Social Networking Vs Face-To-Face Contact
Websites such as Facebook, MySpace, and LinkedIn has caused an important shift in the communications culture. These sites have become places where people can meet friends, potential partners, and even employers. Now, people join Facebook groups where they get updates online instead of joining local community organizations that meet weekly. However, some say that communications these days are fast losing its personal touch because of these sites. They say that social networking sites, though useful, can never substitute for the sincerity and the social experience of getting out there, meeting people, and interacting face to face.
Many believers of face-to-face contact use psychology as their main source of argument. According to them, face-to-face contact has many key benefits, such as enhancing people’s lives both socially and psychologically. Having face-to-face connections can make an individual healthier. It also promotes behaviors that are beneficial for the growth of the entire society.
Some people believe that the lack of involvement and communities is encouraging a population that is not socially oriented. Instead of making people socially oriented, social networking is producing self-reliant individuals who do not realize the importance of close communities.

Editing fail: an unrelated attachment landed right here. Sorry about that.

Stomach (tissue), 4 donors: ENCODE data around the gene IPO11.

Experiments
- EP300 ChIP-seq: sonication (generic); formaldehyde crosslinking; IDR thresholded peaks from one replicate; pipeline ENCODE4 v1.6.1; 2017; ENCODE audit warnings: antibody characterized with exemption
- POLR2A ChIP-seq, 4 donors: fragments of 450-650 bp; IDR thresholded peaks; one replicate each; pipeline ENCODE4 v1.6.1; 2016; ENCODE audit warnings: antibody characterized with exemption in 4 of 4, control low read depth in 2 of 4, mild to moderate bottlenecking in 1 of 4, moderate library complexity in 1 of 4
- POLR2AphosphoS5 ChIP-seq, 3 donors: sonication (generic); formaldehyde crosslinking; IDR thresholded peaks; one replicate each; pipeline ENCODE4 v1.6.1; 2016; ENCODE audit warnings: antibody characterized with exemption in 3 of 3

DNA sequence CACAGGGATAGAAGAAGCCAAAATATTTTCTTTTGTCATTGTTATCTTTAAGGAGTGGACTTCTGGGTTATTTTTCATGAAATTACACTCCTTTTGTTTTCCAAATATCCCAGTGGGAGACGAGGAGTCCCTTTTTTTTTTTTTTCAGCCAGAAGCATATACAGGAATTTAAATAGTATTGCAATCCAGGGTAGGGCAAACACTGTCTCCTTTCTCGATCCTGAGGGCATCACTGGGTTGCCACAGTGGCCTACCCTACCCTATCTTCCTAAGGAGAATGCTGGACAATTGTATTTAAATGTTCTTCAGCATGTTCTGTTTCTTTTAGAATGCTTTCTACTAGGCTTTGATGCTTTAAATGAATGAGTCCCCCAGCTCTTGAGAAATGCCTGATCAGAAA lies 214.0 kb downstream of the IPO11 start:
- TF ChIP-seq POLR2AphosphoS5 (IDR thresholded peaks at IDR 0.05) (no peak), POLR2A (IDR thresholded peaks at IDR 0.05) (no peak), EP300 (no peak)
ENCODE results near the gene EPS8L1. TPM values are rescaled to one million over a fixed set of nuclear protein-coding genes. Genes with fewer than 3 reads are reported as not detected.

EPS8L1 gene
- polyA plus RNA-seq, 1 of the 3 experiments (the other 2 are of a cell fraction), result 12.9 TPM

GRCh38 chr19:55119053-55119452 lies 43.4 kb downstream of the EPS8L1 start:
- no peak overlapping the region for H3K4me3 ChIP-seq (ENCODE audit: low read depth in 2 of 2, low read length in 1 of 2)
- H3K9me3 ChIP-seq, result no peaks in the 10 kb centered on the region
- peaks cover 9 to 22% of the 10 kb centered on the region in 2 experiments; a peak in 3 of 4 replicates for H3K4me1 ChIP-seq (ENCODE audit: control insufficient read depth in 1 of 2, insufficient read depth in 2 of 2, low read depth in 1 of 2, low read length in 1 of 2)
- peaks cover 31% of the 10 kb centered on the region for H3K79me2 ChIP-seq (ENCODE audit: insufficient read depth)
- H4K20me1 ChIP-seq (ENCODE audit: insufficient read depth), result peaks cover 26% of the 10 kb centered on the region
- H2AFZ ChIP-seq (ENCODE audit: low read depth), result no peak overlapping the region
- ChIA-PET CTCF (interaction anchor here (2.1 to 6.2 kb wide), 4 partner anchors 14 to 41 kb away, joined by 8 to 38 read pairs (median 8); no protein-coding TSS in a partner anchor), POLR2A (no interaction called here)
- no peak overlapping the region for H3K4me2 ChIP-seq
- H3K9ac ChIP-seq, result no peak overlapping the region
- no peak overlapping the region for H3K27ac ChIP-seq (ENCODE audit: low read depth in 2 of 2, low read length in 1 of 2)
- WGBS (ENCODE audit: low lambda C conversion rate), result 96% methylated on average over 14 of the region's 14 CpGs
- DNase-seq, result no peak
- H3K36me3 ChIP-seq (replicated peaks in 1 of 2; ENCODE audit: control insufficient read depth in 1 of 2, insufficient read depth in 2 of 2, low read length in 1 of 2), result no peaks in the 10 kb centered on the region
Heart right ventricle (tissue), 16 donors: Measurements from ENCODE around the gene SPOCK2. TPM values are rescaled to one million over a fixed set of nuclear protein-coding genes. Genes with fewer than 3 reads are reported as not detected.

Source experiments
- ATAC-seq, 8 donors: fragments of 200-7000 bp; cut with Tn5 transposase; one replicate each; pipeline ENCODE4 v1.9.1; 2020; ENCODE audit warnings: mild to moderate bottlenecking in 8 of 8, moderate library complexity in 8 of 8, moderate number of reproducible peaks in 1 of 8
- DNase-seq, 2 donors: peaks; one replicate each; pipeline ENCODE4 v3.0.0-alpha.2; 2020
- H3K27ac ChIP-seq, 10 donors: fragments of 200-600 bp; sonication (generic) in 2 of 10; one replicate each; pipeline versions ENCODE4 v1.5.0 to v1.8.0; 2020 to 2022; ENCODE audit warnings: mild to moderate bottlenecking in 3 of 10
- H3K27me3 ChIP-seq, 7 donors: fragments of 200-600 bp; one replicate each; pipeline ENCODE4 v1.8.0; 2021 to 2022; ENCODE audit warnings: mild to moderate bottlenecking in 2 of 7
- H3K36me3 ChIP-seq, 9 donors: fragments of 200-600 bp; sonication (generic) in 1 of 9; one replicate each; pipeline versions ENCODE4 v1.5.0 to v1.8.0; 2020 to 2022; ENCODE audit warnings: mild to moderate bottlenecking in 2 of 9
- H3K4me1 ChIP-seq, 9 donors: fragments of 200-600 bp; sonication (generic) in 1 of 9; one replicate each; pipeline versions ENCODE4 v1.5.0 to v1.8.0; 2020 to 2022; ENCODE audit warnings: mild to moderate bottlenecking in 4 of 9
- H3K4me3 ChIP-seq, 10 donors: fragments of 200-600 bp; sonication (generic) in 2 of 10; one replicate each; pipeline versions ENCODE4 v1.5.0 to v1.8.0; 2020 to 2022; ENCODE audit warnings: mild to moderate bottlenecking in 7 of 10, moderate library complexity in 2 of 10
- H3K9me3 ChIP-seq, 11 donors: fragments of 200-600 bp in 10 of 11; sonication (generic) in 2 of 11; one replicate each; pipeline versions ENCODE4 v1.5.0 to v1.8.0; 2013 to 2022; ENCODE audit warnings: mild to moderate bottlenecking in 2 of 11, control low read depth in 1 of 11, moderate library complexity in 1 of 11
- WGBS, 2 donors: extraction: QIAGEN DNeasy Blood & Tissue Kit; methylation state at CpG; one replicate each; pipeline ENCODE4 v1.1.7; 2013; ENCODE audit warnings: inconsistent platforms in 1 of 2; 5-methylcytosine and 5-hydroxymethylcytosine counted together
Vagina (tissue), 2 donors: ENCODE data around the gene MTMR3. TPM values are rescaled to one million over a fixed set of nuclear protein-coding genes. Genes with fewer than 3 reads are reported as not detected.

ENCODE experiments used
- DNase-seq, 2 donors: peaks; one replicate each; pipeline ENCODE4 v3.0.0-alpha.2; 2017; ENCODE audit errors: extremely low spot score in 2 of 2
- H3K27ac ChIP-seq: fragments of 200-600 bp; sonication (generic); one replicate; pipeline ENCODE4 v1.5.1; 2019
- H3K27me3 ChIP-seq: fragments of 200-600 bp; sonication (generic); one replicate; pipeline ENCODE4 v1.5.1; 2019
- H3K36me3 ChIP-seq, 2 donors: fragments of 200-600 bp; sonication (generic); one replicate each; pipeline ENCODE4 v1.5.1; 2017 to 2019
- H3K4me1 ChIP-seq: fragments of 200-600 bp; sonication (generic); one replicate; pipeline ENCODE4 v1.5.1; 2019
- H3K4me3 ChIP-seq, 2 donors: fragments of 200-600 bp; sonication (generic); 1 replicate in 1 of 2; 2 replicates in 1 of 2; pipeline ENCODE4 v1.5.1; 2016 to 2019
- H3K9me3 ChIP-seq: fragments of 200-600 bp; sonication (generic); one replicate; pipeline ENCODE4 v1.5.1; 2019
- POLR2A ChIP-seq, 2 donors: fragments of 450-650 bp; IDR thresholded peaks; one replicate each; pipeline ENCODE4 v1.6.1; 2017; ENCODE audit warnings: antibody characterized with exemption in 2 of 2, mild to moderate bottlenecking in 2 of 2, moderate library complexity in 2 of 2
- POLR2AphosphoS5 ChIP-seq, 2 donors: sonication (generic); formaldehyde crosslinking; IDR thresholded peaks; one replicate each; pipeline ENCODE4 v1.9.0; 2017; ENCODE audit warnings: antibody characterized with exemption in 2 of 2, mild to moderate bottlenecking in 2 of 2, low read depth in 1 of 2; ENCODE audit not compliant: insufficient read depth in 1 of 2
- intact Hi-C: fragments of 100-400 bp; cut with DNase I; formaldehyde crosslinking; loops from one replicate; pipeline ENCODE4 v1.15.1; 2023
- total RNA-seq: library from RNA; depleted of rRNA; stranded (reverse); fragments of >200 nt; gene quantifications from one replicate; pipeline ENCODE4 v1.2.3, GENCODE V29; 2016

However, truth be told, face-to-face communications are difficult to maintain.
Undeniably enough, this allows people to form strong, intimate communities that are not hindered by many factors that affect most face-to-face relationships. First, online communities do not have geographical boundaries.
Second, some people find it easier to communicate in a more detached, less personal way. Face-to-face contact adds certain ingredients to the mix, ingredients that do not invite open, sincere communication. Some of these ingredients are competitiveness, insecurity over one’s appearance, pride, fear of being embarrassed, fear of saying the wrong things, and so on. Through this, people can forget about appearances and just communicate, and communicating over the Internet gives them time to think about what they are going to say. Although still personal, online communications provide just enough anonymity so that people can express themselves more freely, without worrying about what they wear and how they look. Furthermore, perhaps the biggest advantage of social networking, in fact, is how it has given voice even to introverts.
Similar to the effects of mobile phones, the effects of this type of networking have, in the end, led to people who are more connected with one another, not because they see each other daily or regularly, but because they can talk to one another anytime they want to through the Internet. And even if friends become separated by geographical distance, social networking makes sure the connection stays intact.
The benefits of social networking in how people communicate, connect, and interact are undeniable, and even as critics continue to argue against it, the move towards online communications is not showing any signs of stopping.